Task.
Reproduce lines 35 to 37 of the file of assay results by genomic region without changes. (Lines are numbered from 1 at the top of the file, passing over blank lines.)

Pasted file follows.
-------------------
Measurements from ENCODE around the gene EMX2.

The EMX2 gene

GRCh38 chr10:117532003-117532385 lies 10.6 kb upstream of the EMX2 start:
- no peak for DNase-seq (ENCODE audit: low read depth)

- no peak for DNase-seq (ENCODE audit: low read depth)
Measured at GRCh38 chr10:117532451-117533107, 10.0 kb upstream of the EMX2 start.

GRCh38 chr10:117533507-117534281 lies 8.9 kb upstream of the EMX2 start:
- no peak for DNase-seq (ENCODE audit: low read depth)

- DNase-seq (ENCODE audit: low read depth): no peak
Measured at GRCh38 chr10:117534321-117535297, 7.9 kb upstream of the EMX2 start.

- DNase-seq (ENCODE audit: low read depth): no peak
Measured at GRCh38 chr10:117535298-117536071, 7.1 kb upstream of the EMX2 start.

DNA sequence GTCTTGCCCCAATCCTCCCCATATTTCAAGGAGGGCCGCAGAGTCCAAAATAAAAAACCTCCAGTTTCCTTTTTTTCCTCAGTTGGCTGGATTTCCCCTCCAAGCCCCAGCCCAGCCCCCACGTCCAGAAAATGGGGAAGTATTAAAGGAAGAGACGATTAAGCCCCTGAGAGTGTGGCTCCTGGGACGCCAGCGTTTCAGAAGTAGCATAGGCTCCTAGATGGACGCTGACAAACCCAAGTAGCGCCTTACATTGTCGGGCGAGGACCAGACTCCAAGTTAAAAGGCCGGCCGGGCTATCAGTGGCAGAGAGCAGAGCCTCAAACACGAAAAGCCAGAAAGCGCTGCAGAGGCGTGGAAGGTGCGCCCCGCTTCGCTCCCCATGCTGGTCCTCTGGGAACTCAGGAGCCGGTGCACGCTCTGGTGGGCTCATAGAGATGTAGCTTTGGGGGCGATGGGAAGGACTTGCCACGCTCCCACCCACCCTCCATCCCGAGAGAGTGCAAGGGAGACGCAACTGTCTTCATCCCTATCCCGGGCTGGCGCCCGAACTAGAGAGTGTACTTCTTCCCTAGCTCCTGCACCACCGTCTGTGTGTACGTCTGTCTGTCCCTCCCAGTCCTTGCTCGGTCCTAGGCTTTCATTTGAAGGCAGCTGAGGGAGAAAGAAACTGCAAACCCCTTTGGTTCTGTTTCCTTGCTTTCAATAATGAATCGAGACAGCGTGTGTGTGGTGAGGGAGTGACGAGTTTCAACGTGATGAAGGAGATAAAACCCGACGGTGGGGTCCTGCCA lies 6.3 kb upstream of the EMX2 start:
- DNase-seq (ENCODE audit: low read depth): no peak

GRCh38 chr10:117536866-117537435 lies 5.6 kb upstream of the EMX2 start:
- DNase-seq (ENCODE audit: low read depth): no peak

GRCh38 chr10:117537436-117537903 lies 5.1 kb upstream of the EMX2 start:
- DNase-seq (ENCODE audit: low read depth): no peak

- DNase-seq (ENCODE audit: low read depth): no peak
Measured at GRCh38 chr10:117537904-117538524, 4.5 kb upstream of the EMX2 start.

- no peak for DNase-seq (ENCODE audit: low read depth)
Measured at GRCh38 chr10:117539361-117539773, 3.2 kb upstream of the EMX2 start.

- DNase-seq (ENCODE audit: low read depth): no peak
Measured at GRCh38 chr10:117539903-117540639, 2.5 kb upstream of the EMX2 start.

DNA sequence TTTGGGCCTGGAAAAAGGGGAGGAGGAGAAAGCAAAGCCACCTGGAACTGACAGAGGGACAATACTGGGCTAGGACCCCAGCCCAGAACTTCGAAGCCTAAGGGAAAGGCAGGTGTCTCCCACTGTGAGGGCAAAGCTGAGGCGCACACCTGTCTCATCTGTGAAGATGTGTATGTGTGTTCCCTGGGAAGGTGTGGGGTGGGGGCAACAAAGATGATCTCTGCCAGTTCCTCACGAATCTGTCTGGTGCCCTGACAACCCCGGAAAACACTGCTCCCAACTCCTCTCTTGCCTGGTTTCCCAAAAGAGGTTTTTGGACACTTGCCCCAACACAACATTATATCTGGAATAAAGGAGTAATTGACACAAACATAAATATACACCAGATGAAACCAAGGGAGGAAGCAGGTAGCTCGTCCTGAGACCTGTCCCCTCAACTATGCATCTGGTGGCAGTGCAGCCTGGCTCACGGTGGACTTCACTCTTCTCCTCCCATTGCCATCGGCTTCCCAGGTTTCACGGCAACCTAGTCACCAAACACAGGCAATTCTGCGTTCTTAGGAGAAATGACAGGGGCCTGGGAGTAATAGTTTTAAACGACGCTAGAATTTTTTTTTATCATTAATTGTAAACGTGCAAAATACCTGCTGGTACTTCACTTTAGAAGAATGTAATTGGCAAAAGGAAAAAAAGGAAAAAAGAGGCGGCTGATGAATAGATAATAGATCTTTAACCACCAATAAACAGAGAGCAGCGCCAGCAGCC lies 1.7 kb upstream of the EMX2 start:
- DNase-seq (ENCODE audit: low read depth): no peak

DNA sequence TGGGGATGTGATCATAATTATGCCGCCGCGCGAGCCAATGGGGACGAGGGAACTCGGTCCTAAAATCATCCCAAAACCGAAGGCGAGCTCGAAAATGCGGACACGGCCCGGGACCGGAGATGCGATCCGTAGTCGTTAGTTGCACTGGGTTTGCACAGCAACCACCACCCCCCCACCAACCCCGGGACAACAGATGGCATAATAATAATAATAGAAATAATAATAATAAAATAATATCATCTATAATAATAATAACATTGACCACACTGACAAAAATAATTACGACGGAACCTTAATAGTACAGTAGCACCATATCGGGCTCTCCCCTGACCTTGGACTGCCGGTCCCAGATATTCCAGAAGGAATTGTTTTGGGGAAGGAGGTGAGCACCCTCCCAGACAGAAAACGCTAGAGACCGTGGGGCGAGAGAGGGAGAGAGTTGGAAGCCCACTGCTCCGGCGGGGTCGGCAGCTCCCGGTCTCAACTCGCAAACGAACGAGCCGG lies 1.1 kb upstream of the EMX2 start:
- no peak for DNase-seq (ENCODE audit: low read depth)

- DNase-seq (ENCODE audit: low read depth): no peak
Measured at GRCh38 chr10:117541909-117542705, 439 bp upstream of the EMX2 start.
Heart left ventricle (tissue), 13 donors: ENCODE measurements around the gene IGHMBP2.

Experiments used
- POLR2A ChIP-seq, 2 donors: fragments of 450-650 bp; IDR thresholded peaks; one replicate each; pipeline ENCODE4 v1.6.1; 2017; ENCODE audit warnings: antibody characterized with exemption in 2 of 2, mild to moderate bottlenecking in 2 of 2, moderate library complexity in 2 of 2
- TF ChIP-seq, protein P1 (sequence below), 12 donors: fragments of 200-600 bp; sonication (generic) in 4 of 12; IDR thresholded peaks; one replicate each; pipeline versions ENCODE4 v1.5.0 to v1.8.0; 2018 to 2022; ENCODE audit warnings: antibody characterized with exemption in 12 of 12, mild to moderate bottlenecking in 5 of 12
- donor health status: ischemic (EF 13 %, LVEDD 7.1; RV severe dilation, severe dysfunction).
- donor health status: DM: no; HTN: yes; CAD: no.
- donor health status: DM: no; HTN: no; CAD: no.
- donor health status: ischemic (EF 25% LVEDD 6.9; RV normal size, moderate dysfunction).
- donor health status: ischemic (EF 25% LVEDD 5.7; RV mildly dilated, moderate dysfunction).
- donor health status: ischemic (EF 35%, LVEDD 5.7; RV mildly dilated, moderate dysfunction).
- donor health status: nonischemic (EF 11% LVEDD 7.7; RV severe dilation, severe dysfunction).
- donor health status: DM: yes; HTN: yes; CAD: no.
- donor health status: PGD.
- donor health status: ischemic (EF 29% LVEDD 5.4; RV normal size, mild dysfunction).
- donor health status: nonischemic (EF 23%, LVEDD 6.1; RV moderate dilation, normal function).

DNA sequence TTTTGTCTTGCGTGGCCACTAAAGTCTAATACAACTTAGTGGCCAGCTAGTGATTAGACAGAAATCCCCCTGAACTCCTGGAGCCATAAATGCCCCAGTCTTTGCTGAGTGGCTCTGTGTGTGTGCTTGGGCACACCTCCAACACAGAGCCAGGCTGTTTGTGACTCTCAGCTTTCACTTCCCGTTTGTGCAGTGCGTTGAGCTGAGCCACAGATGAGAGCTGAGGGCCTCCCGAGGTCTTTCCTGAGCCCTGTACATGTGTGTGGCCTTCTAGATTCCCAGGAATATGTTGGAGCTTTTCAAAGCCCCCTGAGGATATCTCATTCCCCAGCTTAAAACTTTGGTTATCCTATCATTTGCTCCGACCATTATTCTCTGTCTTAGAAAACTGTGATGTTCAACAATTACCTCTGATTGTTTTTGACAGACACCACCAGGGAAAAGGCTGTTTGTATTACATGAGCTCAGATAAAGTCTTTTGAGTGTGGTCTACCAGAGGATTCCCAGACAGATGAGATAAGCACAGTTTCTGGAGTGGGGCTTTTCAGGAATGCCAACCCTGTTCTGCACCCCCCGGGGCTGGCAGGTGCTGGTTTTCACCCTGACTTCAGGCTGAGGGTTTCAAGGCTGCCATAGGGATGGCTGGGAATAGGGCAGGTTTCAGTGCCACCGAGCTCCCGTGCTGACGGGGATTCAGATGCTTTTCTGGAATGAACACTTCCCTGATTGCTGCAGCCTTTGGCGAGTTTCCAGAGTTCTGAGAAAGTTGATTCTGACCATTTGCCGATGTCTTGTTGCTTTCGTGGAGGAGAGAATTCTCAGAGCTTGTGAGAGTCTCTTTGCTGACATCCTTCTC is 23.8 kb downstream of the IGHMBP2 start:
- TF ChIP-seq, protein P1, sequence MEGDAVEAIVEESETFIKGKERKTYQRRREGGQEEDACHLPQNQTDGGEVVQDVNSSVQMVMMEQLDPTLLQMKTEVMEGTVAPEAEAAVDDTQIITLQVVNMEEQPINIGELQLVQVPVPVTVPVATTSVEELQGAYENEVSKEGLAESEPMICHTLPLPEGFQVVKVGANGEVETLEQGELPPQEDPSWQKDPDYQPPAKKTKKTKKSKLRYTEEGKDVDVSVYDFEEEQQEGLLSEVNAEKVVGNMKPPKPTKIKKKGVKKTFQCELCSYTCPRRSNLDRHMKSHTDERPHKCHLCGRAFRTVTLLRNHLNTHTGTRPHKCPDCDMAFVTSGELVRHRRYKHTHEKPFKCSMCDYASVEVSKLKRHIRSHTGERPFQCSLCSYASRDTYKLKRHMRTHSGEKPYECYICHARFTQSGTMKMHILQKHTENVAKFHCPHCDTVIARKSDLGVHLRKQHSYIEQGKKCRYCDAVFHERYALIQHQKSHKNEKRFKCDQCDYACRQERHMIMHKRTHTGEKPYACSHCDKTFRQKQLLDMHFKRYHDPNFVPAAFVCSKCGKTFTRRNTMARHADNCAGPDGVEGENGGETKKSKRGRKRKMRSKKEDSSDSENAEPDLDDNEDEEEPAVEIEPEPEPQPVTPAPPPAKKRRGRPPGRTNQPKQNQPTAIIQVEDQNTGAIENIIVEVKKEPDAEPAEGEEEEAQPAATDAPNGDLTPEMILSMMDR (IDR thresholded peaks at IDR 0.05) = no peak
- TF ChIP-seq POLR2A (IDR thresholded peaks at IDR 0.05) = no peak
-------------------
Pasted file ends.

- donor health status: ischemic (EF 13 %, LVEDD 7.1; RV severe dilation, severe dysfunction).
- donor health status: DM: no; HTN: yes; CAD: no.
- donor health status: DM: no; HTN: no; CAD: no.